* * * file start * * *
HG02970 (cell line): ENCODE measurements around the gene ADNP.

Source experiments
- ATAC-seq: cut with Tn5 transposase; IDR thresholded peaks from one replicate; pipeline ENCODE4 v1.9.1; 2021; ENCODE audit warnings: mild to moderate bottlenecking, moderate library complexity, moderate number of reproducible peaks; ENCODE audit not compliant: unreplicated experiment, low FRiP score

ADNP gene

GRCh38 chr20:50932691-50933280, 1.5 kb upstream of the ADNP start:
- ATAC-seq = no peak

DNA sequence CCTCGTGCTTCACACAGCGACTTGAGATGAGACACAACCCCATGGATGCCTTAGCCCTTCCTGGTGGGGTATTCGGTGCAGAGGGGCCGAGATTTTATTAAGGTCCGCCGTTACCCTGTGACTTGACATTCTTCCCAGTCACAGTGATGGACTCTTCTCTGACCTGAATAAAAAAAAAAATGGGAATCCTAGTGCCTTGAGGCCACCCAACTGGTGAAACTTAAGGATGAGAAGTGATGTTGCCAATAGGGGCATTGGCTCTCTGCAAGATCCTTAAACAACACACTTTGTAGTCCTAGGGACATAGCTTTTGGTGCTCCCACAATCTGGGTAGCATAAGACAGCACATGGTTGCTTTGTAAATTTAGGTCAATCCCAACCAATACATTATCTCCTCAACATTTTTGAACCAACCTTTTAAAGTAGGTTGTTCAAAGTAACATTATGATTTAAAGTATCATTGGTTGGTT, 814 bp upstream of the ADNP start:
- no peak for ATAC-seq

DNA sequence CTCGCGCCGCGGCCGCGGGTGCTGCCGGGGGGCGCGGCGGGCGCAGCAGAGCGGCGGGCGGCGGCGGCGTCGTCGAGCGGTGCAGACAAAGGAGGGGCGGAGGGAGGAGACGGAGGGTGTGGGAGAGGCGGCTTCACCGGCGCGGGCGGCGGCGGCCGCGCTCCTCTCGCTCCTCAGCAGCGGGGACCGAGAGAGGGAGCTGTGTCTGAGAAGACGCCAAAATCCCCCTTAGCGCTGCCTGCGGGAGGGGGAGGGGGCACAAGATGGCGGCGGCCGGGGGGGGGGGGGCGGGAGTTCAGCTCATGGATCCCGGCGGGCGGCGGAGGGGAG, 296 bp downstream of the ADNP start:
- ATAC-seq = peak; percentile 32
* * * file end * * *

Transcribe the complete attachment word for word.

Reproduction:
HG02970 (cell line): ENCODE measurements around the gene ADNP.

Source experiments
- ATAC-seq: cut with Tn5 transposase; IDR thresholded peaks from one replicate; pipeline ENCODE4 v1.9.1; 2021; ENCODE audit warnings: mild to moderate bottlenecking, moderate library complexity, moderate number of reproducible peaks; ENCODE audit not compliant: unreplicated experiment, low FRiP score

ADNP gene

GRCh38 chr20:50932691-50933280, 1.5 kb upstream of the ADNP start:
- ATAC-seq = no peak

DNA sequence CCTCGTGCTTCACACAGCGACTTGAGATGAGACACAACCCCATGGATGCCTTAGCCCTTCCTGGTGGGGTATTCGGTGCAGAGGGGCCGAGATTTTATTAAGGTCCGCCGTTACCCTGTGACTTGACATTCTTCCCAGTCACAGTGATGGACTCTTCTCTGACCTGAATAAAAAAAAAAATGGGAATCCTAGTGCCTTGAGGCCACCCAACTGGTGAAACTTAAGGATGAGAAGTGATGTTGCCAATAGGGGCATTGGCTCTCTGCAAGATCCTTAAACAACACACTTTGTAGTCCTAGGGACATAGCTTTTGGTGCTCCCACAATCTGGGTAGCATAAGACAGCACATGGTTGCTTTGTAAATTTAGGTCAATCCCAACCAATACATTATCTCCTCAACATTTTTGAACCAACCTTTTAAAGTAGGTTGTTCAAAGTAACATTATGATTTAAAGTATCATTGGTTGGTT, 814 bp upstream of the ADNP start:
- no peak for ATAC-seq

DNA sequence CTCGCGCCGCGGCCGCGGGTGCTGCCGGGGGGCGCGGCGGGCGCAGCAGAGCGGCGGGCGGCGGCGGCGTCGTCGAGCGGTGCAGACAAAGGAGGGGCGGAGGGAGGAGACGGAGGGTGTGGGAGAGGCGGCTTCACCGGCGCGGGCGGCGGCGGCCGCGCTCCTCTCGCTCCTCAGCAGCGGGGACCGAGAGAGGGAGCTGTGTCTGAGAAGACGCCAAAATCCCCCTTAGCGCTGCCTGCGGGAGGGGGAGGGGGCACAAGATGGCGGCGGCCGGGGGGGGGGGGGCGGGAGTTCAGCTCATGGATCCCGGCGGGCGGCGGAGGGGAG, 296 bp downstream of the ADNP start:
- ATAC-seq = peak; percentile 32